8. davidmac2003 May 21, 2009 at 3:00 am #

    Voting Against bill but For Conference:

    Beauchamp, Belvin, Boisvert, Buco, Carlson, DeStefano, DiFruscia, Dokmo, Donovan, Garrity, Jeudy, Kidder, Movsesian, Owen, Pilliod, Rhodes, Rokas, Shaw, Soucy, Sullivan, Vaillancourt

    • Jennifer Daler May 21, 2009 at 3:20 am #

      Vallaincourt, Pilliod, Dokomo, Beauchamp, Owen, and Shaw were the only ones to vote yea on 436, but nay on this. There are Two Sullivans and two Garritys, so I don’t know which ones are being referred to. It seems as though the others were against 436, and also against the compromise, but didn’t want the issue to die.

      • Mormo May 21, 2009 at 3:28 am #
      • davidmac2003 May 21, 2009 at 3:32 am #

        Daniel Sullivan and Patrick Garrity.

        I also looked at the 436 history – taking into account both votes on 436 (before it went to the Senate and after), Vaillancourt and Dokmo were the only ones to vote nay this time and yea both other times.  If both had swallowed their pride just a little, this bill would have passed.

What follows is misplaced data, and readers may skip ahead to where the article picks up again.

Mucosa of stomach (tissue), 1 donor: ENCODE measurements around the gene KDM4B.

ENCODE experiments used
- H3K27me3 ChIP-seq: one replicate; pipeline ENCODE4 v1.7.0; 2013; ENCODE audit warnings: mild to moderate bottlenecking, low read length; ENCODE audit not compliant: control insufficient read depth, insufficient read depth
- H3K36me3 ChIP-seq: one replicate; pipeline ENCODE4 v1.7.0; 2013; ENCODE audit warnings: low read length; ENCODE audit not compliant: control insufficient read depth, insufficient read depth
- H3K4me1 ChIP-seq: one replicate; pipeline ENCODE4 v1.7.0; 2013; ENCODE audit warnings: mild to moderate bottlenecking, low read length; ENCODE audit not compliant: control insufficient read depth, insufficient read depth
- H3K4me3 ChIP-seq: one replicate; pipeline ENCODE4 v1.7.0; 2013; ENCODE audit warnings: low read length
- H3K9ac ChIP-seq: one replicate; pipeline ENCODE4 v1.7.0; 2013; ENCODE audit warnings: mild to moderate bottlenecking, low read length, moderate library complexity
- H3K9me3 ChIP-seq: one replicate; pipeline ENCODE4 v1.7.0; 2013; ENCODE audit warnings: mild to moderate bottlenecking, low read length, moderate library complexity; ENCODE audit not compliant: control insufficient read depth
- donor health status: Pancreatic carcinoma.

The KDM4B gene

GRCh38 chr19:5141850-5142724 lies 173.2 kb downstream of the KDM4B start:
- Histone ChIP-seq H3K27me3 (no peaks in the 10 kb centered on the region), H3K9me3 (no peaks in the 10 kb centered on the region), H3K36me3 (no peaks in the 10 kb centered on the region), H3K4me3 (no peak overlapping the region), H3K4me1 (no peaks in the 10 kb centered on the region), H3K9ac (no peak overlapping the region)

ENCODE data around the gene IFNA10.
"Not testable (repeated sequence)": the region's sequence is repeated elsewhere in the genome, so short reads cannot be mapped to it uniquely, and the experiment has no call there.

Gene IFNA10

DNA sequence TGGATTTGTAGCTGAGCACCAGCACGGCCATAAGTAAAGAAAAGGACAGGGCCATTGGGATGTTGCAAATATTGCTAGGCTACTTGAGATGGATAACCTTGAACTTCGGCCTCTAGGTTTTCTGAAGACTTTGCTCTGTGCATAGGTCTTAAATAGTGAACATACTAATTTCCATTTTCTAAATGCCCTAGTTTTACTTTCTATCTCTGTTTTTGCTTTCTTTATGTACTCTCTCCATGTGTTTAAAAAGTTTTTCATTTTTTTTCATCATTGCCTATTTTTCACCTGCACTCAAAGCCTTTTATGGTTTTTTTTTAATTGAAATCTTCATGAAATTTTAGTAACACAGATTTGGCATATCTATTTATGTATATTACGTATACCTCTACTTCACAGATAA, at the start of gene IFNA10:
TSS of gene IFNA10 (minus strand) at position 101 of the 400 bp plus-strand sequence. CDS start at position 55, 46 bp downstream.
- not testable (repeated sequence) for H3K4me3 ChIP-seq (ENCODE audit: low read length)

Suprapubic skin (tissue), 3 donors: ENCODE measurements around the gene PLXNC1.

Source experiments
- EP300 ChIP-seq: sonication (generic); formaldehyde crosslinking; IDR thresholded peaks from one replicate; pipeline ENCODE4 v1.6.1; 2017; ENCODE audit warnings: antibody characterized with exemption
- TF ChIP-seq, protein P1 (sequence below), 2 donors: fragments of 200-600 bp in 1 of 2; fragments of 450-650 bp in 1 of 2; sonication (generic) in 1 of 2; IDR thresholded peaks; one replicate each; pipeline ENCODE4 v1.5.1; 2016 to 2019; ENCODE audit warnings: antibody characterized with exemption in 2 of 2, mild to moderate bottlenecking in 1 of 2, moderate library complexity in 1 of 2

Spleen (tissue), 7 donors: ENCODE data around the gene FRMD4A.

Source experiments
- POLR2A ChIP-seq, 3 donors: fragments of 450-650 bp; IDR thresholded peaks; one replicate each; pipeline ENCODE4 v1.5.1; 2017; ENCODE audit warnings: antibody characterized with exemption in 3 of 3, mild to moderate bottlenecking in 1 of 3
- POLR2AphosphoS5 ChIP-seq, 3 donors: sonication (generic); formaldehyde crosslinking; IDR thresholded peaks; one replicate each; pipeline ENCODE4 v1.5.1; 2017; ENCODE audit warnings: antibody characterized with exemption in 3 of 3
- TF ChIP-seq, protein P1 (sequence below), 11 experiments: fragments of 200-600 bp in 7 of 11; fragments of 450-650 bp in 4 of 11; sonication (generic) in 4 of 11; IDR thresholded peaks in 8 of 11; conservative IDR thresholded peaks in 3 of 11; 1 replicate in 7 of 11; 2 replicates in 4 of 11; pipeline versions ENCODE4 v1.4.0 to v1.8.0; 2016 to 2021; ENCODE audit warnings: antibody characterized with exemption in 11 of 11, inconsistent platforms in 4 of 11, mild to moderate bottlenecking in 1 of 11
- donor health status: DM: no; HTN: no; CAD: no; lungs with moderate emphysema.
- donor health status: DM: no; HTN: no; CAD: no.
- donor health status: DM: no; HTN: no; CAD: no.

• Jennifer Daler May 21, 2009 at 3:41 am #

          issue for Cynthia Dokomo. She is a lawyer and an intelligent person. She must have had her reasons for voting the way she did on the Senate Amendment.

  9. davidmac2003 May 21, 2009 at 3:09 am #

    For the updates on the conference committees.
    http://www.gencourt.state.nh.u

    (as well as the bill docket itself, here:) http://www.gencourt.state.nh.u

  10. Jennifer Daler May 21, 2009 at 3:22 am #

    We lost 17 Democratic seats in the State House in ’08. This vote would have looked very different if we had held those seats, and perhaps gained a few more.

    • robert May 21, 2009 at 4:05 am #

      Another note to check was that we lost the vote of the recently appointed Commissioner, there were other absences on the Democratic side (at least three supporters). On the Republican side there were seats filled that haven’t had an occupant all session and a newly elected Rep. These are the vagaries of the citizen legislature, (which is far more of a fact than was stated upthread). The opponents made sure their votes were in the house.  

  11. brianrater May 21, 2009 at 3:24 am #